About Timothy H. Gray

Timothy Gray brings keen analysis, insight and craft to representing some of the country's most prominent companies in complex civil litigation in state and federal trial and appellate courts. He is committed to helping clients secure favorable outcomes through forceful advocacy, thoughtful strategy, and mastery of the issues.

Skilled analysis for effective advocacy

A former district and appellate clerk, Tim is an experienced litigator who has drafted key dispositive motions and overseen complex, years-long cases. He has defended key industry players against high-stakes patent infringement, false advertising, Sherman Act and securities fraud claims, including putative class actions. He has also vigorously pursued actions on his clients' behalf, including civil RICO and insurance fraud claims for a leading pharmaceutical manufacturer. On behalf of clients ranging from prominent technology companies to state boards of pharmacy, Tim has helped secure crucial victories in both federal and state appeals courts. He also has embedded with trial teams to handle pre- and post-trial motion practice, jury instructions, and preserving issues for appeal.

Before joining Katten, Tim practiced at a New York firm. He served as a law clerk for the Honorable Denise Cote of the Southern District of New York, and for the Honorable Reena Raggi of the US Court of Appeals for the Second Circuit. He was an articles editor for the Columbia Law Review.

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Representative Experience

  • Representative Appellate Matters
  • Represented and led appellate briefing for generic pharmaceutical manufacturers in multiple appeals in the U.S. Court of Appeals for the Federal Circuit involving issues of infringement and invalidity.
  • Member of team that won appeal on behalf of IT company in the U.S. Court of Appeals for the Federal Circuit, convincing court to reverse the PTAB’s judgment that crucial telecommunications patents were invalid.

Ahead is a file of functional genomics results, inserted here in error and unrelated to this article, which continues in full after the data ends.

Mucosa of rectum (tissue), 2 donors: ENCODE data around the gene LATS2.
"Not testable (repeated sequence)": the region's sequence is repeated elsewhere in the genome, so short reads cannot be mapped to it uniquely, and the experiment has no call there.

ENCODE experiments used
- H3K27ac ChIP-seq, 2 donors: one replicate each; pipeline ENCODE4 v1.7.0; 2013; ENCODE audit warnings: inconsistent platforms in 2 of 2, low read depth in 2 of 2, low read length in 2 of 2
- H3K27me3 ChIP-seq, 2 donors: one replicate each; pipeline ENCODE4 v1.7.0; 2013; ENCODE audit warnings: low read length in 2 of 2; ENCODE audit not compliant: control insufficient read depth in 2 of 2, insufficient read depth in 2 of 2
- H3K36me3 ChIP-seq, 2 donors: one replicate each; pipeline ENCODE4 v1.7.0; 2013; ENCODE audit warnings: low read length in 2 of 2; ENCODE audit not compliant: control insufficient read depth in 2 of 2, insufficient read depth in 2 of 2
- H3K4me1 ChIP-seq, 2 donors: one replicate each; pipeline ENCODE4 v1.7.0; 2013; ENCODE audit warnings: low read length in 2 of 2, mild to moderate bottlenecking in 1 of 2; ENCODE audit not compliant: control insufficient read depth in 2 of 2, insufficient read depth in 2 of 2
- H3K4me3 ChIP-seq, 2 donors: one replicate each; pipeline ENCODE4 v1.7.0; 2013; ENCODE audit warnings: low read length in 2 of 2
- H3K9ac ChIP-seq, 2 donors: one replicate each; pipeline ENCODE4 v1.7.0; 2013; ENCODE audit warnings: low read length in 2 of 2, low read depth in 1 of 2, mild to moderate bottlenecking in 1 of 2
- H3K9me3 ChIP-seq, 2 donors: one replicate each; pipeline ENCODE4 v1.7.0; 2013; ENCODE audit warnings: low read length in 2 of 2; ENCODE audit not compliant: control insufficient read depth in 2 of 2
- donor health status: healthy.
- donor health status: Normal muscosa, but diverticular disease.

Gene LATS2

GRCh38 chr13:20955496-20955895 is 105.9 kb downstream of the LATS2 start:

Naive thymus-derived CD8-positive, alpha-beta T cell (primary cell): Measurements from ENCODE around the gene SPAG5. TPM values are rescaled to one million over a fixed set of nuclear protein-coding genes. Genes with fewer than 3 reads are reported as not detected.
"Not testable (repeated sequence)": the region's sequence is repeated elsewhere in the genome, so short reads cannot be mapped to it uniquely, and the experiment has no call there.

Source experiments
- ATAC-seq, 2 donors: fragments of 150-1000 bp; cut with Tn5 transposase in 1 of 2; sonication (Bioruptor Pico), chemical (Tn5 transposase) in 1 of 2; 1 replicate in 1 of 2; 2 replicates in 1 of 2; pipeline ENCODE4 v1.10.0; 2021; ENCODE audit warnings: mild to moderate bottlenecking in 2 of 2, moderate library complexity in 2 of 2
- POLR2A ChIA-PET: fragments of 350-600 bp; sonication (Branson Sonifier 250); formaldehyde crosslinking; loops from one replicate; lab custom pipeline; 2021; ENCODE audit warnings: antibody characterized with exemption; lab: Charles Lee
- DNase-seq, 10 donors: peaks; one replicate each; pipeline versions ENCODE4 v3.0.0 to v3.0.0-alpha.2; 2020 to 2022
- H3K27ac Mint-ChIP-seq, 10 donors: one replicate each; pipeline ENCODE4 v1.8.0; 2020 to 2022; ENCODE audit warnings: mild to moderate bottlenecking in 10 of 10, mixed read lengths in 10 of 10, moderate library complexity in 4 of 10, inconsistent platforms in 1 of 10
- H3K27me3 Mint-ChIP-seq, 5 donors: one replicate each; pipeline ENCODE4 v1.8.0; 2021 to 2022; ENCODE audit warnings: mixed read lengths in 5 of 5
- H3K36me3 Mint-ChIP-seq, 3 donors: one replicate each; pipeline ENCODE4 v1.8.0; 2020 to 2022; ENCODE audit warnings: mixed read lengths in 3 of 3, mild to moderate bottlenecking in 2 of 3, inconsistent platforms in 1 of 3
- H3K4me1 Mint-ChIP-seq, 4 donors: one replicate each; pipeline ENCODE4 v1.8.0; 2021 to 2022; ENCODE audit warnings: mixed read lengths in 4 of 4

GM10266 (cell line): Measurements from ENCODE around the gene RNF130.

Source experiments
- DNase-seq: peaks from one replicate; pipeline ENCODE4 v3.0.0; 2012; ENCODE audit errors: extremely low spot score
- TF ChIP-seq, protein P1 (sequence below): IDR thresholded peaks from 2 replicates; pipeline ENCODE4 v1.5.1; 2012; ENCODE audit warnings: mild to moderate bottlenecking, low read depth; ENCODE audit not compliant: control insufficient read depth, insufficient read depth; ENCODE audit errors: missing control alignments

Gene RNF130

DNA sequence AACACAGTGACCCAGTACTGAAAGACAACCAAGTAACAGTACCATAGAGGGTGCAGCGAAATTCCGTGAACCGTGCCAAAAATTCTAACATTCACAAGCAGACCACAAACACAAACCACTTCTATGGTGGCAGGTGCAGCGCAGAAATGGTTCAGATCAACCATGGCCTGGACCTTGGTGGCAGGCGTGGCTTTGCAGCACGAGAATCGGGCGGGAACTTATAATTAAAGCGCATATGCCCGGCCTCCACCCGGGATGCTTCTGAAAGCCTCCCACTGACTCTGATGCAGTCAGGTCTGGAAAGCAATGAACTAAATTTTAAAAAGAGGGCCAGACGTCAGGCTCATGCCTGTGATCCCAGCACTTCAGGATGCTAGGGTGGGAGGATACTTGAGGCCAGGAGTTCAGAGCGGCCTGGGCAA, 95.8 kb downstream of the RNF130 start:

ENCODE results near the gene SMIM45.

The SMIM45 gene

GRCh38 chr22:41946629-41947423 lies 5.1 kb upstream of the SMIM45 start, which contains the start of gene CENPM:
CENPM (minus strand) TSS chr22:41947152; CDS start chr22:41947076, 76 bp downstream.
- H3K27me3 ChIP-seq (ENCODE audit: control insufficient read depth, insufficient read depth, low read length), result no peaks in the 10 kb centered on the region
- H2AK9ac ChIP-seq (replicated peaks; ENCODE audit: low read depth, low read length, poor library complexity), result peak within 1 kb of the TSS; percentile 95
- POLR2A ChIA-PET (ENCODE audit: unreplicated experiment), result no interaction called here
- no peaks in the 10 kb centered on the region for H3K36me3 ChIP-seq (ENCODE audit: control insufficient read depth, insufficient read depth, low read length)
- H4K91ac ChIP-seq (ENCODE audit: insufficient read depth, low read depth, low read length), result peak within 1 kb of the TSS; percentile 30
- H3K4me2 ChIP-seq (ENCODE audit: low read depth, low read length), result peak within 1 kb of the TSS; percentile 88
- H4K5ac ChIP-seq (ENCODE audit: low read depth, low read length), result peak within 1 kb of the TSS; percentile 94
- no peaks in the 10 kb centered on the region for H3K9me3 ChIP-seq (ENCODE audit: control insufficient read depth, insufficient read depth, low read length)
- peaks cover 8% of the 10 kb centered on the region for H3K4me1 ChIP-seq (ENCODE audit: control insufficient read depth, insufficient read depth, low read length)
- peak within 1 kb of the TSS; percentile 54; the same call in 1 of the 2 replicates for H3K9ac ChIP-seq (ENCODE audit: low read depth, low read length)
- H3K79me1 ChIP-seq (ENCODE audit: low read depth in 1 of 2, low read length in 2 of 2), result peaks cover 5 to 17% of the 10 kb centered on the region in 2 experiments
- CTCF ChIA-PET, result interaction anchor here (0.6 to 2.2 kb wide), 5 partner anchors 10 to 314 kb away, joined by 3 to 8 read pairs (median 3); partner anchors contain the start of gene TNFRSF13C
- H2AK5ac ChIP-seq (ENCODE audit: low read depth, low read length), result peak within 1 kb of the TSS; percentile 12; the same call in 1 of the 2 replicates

• Represented and led appellate briefing for credit union in the U.S. Court of Appeals for the Seventh Circuit, successfully securing affirmance of dismissal of putative class action.
  • Successfully defended dismissal of putative securities class action in the U.S. Court of Appeals for the Third Circuit on behalf of leading bio-pharmaceutical company accused of concealing and misrepresenting results of drug trials.
  • Member of appellate team that defended, in partnership with State Attorney General’s Office, two State laws regulating pharmacy benefit managers (PBMs), which PBMs contended were preempted by ERISA and Medicare Part D. Won U.S. Supreme Court vacatur of adverse ruling from the U.S. Court of Appeals for the Eighth Circuit; subsequently persuaded Eighth Circuit on remand to reject all ERISA challenges and to preserve all provisions of the law except those displaced by intervening changes to Medicare standards.
  • Helped obtain rare interlocutory appellate review of class certification in the U.S. Court of Appeals for the Ninth Circuit on behalf of prominent purveyor of shipping supplies.
  • Member of team that successfully overturned, in the Colorado Court of Appeals, denial of credit union’s motion to compel arbitration.
  • Defended on appeal to Southern District of New York a bankruptcy court’s record contempt sanction award to client telecommunications provider arising from competitor’s automatic stay violation.
  • Other Representative Matters
  • Represented leading electronics manufacturer in trademark-infringement litigation.
  • Represented leading clothing brand-owner in false advertising litigation through trial and post-trial proceedings.
  • Represented manufacturer of sophisticated medical testing assay in false advertising litigation through case-dispositive motion practice, trial, post-trial, and appellate proceedings.
  • Represented health care professionals and practices in connection with federal Anti-Kickback Statute investigations.
  • Chief author of briefing that helped win dismissal of Maryland state action seeking judicial ruling that client medical practices’ structures were unlawful.